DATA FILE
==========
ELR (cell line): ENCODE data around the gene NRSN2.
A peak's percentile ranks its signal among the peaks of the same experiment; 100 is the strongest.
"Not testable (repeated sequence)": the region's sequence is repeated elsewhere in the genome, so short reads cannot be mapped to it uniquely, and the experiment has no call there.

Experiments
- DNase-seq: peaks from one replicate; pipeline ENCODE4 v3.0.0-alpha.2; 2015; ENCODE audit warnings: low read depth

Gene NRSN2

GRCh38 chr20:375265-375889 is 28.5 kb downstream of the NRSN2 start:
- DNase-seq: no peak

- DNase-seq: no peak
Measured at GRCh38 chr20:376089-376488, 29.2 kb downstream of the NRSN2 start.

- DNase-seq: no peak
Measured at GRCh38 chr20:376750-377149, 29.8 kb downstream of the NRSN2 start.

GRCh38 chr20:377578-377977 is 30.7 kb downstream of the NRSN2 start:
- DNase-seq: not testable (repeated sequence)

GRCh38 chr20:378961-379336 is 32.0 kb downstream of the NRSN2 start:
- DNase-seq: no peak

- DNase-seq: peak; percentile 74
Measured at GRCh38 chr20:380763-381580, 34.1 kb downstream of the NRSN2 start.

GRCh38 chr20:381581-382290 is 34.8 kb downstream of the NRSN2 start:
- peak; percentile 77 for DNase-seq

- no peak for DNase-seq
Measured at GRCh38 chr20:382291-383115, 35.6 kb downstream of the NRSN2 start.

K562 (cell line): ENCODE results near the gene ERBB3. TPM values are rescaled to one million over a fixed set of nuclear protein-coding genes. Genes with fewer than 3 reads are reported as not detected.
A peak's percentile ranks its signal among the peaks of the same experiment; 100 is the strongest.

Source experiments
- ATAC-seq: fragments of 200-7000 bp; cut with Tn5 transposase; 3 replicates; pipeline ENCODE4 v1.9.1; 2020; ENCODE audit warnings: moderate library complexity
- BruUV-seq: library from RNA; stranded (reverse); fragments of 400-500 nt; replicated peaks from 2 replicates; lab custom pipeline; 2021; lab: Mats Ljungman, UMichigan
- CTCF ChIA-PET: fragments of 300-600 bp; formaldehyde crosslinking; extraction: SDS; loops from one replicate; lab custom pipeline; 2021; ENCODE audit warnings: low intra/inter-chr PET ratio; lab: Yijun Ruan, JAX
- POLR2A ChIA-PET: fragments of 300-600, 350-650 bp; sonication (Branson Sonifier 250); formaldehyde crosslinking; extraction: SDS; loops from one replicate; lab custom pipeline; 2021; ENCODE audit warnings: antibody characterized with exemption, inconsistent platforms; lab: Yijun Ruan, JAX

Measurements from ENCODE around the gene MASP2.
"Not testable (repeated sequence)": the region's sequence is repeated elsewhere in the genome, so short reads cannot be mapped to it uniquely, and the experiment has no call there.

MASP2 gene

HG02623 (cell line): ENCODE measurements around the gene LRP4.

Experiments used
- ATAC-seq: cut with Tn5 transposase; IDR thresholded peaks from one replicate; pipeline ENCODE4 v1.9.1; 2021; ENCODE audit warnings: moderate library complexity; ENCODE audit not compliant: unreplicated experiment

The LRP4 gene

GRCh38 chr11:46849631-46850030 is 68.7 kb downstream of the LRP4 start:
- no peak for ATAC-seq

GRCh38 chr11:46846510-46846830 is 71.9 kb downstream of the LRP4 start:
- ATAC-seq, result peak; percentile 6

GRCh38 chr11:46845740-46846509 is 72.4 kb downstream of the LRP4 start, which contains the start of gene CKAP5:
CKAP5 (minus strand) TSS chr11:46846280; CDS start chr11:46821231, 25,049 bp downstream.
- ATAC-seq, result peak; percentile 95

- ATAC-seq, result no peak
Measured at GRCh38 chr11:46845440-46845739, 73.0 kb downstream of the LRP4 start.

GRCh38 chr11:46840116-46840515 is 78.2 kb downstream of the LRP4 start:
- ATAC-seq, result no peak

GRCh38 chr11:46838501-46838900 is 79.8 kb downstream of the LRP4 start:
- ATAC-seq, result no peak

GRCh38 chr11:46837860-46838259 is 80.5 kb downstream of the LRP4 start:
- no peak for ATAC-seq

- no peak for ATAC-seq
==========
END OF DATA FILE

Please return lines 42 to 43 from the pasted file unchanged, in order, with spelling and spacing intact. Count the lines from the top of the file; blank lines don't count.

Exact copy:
CKAP5 (minus strand) TSS chr11:46846280; CDS start chr11:46821231, 25,049 bp downstream.
- ATAC-seq, result peak; percentile 95